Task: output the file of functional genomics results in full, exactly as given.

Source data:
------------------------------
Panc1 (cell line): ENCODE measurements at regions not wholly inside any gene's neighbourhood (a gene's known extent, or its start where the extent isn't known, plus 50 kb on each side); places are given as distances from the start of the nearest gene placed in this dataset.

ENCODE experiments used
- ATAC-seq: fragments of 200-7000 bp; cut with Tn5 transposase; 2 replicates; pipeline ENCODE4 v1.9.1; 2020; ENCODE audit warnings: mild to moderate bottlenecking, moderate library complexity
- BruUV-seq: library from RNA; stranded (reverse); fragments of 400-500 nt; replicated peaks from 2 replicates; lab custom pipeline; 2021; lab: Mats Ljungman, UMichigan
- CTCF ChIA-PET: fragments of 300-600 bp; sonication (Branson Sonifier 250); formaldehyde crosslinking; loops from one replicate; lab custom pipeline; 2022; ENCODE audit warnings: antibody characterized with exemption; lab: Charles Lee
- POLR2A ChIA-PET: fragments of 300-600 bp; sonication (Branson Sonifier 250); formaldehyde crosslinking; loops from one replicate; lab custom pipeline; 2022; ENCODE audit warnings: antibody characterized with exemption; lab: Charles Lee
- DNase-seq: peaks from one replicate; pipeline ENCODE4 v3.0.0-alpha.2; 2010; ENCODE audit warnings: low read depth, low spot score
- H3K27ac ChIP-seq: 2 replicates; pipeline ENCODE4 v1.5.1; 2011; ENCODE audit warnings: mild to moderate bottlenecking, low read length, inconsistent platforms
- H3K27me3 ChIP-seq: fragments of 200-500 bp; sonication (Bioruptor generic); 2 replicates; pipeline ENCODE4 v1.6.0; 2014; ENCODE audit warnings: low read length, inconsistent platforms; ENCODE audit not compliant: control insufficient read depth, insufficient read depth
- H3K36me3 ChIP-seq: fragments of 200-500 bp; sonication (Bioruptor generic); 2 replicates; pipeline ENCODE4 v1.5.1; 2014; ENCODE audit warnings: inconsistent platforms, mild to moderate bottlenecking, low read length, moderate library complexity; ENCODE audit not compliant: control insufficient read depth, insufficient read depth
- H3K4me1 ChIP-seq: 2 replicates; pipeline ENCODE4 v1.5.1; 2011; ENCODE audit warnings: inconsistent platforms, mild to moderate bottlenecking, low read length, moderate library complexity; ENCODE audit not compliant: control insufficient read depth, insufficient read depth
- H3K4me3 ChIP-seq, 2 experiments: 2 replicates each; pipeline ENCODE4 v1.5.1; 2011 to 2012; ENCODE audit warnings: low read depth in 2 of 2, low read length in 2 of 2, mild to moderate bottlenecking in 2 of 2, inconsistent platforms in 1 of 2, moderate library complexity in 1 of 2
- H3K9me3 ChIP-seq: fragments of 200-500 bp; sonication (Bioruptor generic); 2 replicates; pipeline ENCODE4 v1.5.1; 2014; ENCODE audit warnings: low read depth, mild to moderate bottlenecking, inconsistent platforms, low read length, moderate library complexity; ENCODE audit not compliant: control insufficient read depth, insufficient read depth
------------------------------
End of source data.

Panc1 (cell line): ENCODE measurements at regions not wholly inside any gene's neighbourhood (a gene's known extent, or its start where the extent isn't known, plus 50 kb on each side); places are given as distances from the start of the nearest gene placed in this dataset.

ENCODE experiments used
- ATAC-seq: fragments of 200-7000 bp; cut with Tn5 transposase; 2 replicates; pipeline ENCODE4 v1.9.1; 2020; ENCODE audit warnings: mild to moderate bottlenecking, moderate library complexity
- BruUV-seq: library from RNA; stranded (reverse); fragments of 400-500 nt; replicated peaks from 2 replicates; lab custom pipeline; 2021; lab: Mats Ljungman, UMichigan
- CTCF ChIA-PET: fragments of 300-600 bp; sonication (Branson Sonifier 250); formaldehyde crosslinking; loops from one replicate; lab custom pipeline; 2022; ENCODE audit warnings: antibody characterized with exemption; lab: Charles Lee
- POLR2A ChIA-PET: fragments of 300-600 bp; sonication (Branson Sonifier 250); formaldehyde crosslinking; loops from one replicate; lab custom pipeline; 2022; ENCODE audit warnings: antibody characterized with exemption; lab: Charles Lee
- DNase-seq: peaks from one replicate; pipeline ENCODE4 v3.0.0-alpha.2; 2010; ENCODE audit warnings: low read depth, low spot score
- H3K27ac ChIP-seq: 2 replicates; pipeline ENCODE4 v1.5.1; 2011; ENCODE audit warnings: mild to moderate bottlenecking, low read length, inconsistent platforms
- H3K27me3 ChIP-seq: fragments of 200-500 bp; sonication (Bioruptor generic); 2 replicates; pipeline ENCODE4 v1.6.0; 2014; ENCODE audit warnings: low read length, inconsistent platforms; ENCODE audit not compliant: control insufficient read depth, insufficient read depth
- H3K36me3 ChIP-seq: fragments of 200-500 bp; sonication (Bioruptor generic); 2 replicates; pipeline ENCODE4 v1.5.1; 2014; ENCODE audit warnings: inconsistent platforms, mild to moderate bottlenecking, low read length, moderate library complexity; ENCODE audit not compliant: control insufficient read depth, insufficient read depth
- H3K4me1 ChIP-seq: 2 replicates; pipeline ENCODE4 v1.5.1; 2011; ENCODE audit warnings: inconsistent platforms, mild to moderate bottlenecking, low read length, moderate library complexity; ENCODE audit not compliant: control insufficient read depth, insufficient read depth
- H3K4me3 ChIP-seq, 2 experiments: 2 replicates each; pipeline ENCODE4 v1.5.1; 2011 to 2012; ENCODE audit warnings: low read depth in 2 of 2, low read length in 2 of 2, mild to moderate bottlenecking in 2 of 2, inconsistent platforms in 1 of 2, moderate library complexity in 1 of 2
- H3K9me3 ChIP-seq: fragments of 200-500 bp; sonication (Bioruptor generic); 2 replicates; pipeline ENCODE4 v1.5.1; 2014; ENCODE audit warnings: low read depth, mild to moderate bottlenecking, inconsistent platforms, low read length, moderate library complexity; ENCODE audit not compliant: control insufficient read depth, insufficient read depth